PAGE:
they like to believe today, casting about for reasons to explain the bitter 20-17 licking, that perhaps this had something to do with it. The funny part, to be serious, is that it may have. To the casual football fan it ought to be explained, perhaps, that there isn't a major team in the country, college or professional, which doesn't use a telephone system between a vantage point in the stands and the bench during a game, and which doesn't provide the same kind of private little system for its visitors. It's an accepted part of the game, even as the air in football. The uses of the system, of course, are clear. An observer in the stands, looking down, can detect spacing in the line better, can catch defensive maneuvers quicker, can even direct the whole play better than a coach on the ground. It's the perspective in this that counts. Well, anyway, the Packers couldn't get their connection Sunday afternoon, and they haven't got over it yet. Oh, the telephones were there all right, one high up in the stands, one down on the bench, but somewhere something went wrong - and that's just the point. Did somebody cut the wires? Was central off for the day - no, it couldn't have been that for the phones operate with little cranks and with bells. Or were the phones, in this evil case, just there for decorations? Shaggy old Walt Kiesling, line coach, wheezing and puffing after the long climb to the top of the stands, was not exactly happy as it was as he finally took his seat at his end of the line just before the kickoff. What Packer can be happy just before the kickoff against the Bears anyway? Well, Kiesling took his seat and he turned the crank. The bells on his phone rang all right, but nothing happened on the bench. Kiesling cranked some more. Still no sign that the bench had heard. Kiesling stared to say things, slowly, softly and deliberately at first, then in a violent outburst. Down on the field, Bo Molenda, on the other end of the wire, started to wave at Kiesling for action and Kiesling started to wave at him. Both cranked. Both had bells ringing in their ears, but still no connection. By this time Lambeau himself got into the act. Perplexed that he had received no information from Kiesling, he took his eyes off the field long enough to look up to Kiesling and frantically indicate he wanted the crank turned - wanted action. Kiesling's arm was almost ready to fall off here, his face was red, but he cranked again. And still nothing happened. And then Kiesling could stand it no more. Down on the field the Bears had started a march. He ripped out the phone, stomped his feet and returned those long steps from the stands to the field just in time to see the Bears score their first touchdown. "Why that was awful," Lambeau moaned Monday. "Never heard anything like it. A full 60 minutes of a ball game without a telephone. And then do you know what made it worse? They struck out bench on the east side of the field for the first time, down about the 20 yard line so we could hardly see a thing that happened at the other end of the field and they never told us a thing about it. Why, sure we would have scored if we had had a phone the time we were down on the two yard line - sure we would have. We could have sent in a play, knowing just exactly what the Bears were doing. Why not a substitute? Especially on fourth downs? Gosh he couldn't have made it in time, sitting where we were 80 yards away. This was awful." Now the question is: Who tampered with the telephone wires, or did it just happen?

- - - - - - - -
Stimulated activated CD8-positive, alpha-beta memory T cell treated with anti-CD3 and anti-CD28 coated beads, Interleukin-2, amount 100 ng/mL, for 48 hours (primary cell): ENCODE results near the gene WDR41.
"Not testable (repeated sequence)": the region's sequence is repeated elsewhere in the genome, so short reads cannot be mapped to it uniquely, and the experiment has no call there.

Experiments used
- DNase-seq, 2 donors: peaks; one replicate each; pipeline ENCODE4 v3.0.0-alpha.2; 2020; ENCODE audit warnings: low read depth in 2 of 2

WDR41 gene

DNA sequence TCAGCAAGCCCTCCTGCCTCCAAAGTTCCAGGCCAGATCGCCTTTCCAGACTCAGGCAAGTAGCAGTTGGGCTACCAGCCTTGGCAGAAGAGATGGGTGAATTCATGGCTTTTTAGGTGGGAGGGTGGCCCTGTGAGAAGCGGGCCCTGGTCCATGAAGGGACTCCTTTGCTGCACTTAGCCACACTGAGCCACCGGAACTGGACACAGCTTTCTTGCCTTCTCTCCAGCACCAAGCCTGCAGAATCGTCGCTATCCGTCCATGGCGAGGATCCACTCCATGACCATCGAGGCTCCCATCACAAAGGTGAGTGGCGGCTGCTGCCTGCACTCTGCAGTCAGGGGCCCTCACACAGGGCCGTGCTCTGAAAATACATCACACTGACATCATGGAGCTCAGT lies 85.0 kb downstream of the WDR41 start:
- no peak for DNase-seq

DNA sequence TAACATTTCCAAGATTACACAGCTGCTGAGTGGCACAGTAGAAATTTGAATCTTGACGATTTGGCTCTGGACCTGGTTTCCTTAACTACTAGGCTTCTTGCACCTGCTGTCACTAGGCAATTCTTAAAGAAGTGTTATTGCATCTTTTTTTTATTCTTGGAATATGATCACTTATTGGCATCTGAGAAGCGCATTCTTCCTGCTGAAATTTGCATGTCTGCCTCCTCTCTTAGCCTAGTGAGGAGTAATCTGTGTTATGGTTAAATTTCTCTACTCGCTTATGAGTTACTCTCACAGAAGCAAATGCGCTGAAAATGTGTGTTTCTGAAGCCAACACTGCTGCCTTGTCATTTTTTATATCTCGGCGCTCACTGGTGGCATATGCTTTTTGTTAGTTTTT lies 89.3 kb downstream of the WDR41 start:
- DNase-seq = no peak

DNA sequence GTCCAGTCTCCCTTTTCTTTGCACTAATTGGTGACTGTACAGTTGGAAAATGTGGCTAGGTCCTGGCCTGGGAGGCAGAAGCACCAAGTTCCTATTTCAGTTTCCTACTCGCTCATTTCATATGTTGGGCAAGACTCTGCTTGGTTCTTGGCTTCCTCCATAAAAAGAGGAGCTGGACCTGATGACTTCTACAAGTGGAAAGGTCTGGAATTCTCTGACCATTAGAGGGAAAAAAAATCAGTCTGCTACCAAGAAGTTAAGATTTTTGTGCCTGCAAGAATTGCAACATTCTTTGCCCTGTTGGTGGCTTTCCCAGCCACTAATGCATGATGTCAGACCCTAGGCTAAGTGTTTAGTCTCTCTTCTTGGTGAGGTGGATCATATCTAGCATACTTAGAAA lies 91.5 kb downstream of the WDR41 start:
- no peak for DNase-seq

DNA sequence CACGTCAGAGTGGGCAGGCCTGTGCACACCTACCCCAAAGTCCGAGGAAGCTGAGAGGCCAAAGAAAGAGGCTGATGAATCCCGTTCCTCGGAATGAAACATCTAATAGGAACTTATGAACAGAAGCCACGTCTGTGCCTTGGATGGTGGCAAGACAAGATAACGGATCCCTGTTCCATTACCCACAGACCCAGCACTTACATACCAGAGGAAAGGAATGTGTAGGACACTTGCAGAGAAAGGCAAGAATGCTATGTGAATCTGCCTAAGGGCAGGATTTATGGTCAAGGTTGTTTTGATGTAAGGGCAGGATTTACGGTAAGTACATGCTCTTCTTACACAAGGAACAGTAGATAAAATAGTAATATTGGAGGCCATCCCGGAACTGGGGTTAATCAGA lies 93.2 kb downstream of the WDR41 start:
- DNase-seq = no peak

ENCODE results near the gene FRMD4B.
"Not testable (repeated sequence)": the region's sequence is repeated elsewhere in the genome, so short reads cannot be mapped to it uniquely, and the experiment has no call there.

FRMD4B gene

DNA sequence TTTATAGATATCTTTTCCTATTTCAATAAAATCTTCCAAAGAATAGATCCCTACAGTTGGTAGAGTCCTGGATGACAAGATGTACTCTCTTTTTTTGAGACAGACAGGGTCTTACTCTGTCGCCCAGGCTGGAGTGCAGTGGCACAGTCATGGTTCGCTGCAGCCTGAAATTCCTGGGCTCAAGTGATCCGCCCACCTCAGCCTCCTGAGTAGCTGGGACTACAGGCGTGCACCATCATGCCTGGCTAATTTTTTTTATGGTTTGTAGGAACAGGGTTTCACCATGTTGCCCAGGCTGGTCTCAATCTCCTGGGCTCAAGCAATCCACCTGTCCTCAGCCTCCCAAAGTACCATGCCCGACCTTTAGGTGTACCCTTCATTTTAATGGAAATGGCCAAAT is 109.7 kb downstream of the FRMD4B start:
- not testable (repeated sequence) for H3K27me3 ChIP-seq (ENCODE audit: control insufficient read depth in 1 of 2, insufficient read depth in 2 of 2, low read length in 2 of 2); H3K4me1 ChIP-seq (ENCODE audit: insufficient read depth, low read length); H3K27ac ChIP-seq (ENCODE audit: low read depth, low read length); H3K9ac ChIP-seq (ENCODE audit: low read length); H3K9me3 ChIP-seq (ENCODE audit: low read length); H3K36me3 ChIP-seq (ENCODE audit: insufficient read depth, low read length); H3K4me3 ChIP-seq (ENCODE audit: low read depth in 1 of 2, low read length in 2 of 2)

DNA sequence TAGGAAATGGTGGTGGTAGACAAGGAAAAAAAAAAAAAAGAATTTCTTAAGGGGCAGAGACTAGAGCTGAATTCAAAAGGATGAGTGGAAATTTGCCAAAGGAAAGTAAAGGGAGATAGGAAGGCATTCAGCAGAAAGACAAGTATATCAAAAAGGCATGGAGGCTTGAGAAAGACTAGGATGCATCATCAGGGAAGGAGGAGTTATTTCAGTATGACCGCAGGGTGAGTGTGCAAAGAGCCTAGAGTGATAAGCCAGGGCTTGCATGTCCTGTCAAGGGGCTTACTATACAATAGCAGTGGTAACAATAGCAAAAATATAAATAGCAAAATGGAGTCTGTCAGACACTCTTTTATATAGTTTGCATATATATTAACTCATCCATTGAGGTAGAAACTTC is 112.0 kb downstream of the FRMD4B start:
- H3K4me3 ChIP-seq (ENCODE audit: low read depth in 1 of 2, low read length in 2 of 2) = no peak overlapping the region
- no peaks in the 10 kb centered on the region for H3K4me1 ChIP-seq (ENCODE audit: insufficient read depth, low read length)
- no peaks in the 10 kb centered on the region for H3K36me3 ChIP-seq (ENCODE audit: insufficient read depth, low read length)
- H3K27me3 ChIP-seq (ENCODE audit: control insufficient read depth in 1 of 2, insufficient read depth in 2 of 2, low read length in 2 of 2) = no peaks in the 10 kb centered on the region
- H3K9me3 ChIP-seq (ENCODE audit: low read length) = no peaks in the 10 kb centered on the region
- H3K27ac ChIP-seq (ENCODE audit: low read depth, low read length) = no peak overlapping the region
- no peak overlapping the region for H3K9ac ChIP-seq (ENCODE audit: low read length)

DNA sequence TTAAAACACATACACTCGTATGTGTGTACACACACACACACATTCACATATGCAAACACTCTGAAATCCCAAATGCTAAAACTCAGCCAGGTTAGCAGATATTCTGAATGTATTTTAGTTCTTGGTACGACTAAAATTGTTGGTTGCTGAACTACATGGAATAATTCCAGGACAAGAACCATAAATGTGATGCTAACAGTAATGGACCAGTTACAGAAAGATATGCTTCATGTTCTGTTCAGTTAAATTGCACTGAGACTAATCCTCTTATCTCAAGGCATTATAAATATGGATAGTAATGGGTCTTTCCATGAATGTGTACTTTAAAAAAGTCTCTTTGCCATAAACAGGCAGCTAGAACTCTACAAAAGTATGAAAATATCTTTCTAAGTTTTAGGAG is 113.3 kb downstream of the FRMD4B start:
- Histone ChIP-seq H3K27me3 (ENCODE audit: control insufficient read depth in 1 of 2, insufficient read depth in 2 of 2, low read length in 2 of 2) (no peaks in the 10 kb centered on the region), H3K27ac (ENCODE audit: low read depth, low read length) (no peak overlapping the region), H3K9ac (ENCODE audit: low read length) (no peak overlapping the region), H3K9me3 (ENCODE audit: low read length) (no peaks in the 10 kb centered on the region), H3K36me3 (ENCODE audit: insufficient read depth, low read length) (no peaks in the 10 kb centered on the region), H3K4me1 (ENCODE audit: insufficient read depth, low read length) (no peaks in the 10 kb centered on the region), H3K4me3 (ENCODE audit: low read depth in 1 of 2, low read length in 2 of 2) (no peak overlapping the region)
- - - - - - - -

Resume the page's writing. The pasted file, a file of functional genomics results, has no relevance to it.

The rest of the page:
PACKERS TO FIND CARDS FREE OF OVERCONFIDENCE